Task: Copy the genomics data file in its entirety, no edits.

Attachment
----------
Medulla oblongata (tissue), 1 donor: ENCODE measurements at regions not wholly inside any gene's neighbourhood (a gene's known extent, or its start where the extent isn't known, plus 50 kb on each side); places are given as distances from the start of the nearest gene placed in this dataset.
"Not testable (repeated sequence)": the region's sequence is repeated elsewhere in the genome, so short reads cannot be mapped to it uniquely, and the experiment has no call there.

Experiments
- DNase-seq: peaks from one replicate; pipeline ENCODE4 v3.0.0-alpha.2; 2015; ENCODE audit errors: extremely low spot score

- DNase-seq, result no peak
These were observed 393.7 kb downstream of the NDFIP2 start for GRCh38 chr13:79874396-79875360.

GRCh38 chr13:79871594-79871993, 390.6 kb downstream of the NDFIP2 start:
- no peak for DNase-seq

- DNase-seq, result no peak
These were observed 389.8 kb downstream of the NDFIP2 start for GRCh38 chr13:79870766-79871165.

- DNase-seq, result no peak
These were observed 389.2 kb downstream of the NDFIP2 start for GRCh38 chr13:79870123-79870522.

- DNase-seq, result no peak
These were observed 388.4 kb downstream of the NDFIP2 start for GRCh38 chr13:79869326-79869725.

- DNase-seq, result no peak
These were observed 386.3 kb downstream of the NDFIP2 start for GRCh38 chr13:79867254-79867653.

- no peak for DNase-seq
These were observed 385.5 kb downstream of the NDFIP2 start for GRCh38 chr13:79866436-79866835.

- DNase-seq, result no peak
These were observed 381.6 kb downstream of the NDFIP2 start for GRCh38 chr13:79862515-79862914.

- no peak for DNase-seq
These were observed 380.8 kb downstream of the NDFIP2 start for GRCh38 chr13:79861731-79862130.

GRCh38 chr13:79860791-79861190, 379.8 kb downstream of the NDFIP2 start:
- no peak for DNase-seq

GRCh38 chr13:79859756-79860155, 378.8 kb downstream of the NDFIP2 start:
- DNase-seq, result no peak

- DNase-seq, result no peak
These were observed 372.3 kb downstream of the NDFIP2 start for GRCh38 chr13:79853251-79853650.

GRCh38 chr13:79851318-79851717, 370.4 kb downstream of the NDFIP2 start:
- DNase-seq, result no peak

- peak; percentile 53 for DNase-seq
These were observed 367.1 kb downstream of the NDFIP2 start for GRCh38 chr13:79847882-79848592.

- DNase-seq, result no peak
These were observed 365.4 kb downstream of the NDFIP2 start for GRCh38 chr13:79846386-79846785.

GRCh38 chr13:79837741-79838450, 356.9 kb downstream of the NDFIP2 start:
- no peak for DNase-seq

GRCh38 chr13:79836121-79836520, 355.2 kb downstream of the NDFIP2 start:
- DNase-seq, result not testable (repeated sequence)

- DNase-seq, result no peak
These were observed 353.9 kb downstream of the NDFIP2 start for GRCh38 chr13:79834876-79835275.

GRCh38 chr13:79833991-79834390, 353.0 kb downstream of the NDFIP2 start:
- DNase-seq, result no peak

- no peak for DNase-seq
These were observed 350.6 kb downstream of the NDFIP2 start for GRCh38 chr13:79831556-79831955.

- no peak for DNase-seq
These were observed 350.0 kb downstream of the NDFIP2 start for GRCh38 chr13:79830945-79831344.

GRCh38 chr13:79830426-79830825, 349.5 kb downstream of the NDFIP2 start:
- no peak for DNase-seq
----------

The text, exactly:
Medulla oblongata (tissue), 1 donor: ENCODE measurements at regions not wholly inside any gene's neighbourhood (a gene's known extent, or its start where the extent isn't known, plus 50 kb on each side); places are given as distances from the start of the nearest gene placed in this dataset.
"Not testable (repeated sequence)": the region's sequence is repeated elsewhere in the genome, so short reads cannot be mapped to it uniquely, and the experiment has no call there.

Experiments
- DNase-seq: peaks from one replicate; pipeline ENCODE4 v3.0.0-alpha.2; 2015; ENCODE audit errors: extremely low spot score

- DNase-seq, result no peak
These were observed 393.7 kb downstream of the NDFIP2 start for GRCh38 chr13:79874396-79875360.

GRCh38 chr13:79871594-79871993, 390.6 kb downstream of the NDFIP2 start:
- no peak for DNase-seq

- DNase-seq, result no peak
These were observed 389.8 kb downstream of the NDFIP2 start for GRCh38 chr13:79870766-79871165.

- DNase-seq, result no peak
These were observed 389.2 kb downstream of the NDFIP2 start for GRCh38 chr13:79870123-79870522.

- DNase-seq, result no peak
These were observed 388.4 kb downstream of the NDFIP2 start for GRCh38 chr13:79869326-79869725.

- DNase-seq, result no peak
These were observed 386.3 kb downstream of the NDFIP2 start for GRCh38 chr13:79867254-79867653.

- no peak for DNase-seq
These were observed 385.5 kb downstream of the NDFIP2 start for GRCh38 chr13:79866436-79866835.

- DNase-seq, result no peak
These were observed 381.6 kb downstream of the NDFIP2 start for GRCh38 chr13:79862515-79862914.

- no peak for DNase-seq
These were observed 380.8 kb downstream of the NDFIP2 start for GRCh38 chr13:79861731-79862130.

GRCh38 chr13:79860791-79861190, 379.8 kb downstream of the NDFIP2 start:
- no peak for DNase-seq

GRCh38 chr13:79859756-79860155, 378.8 kb downstream of the NDFIP2 start:
- DNase-seq, result no peak

- DNase-seq, result no peak
These were observed 372.3 kb downstream of the NDFIP2 start for GRCh38 chr13:79853251-79853650.

GRCh38 chr13:79851318-79851717, 370.4 kb downstream of the NDFIP2 start:
- DNase-seq, result no peak

- peak; percentile 53 for DNase-seq
These were observed 367.1 kb downstream of the NDFIP2 start for GRCh38 chr13:79847882-79848592.

- DNase-seq, result no peak
These were observed 365.4 kb downstream of the NDFIP2 start for GRCh38 chr13:79846386-79846785.

GRCh38 chr13:79837741-79838450, 356.9 kb downstream of the NDFIP2 start:
- no peak for DNase-seq

GRCh38 chr13:79836121-79836520, 355.2 kb downstream of the NDFIP2 start:
- DNase-seq, result not testable (repeated sequence)

- DNase-seq, result no peak
These were observed 353.9 kb downstream of the NDFIP2 start for GRCh38 chr13:79834876-79835275.

GRCh38 chr13:79833991-79834390, 353.0 kb downstream of the NDFIP2 start:
- DNase-seq, result no peak

- no peak for DNase-seq
These were observed 350.6 kb downstream of the NDFIP2 start for GRCh38 chr13:79831556-79831955.

- no peak for DNase-seq
These were observed 350.0 kb downstream of the NDFIP2 start for GRCh38 chr13:79830945-79831344.

GRCh38 chr13:79830426-79830825, 349.5 kb downstream of the NDFIP2 start:
- no peak for DNase-seq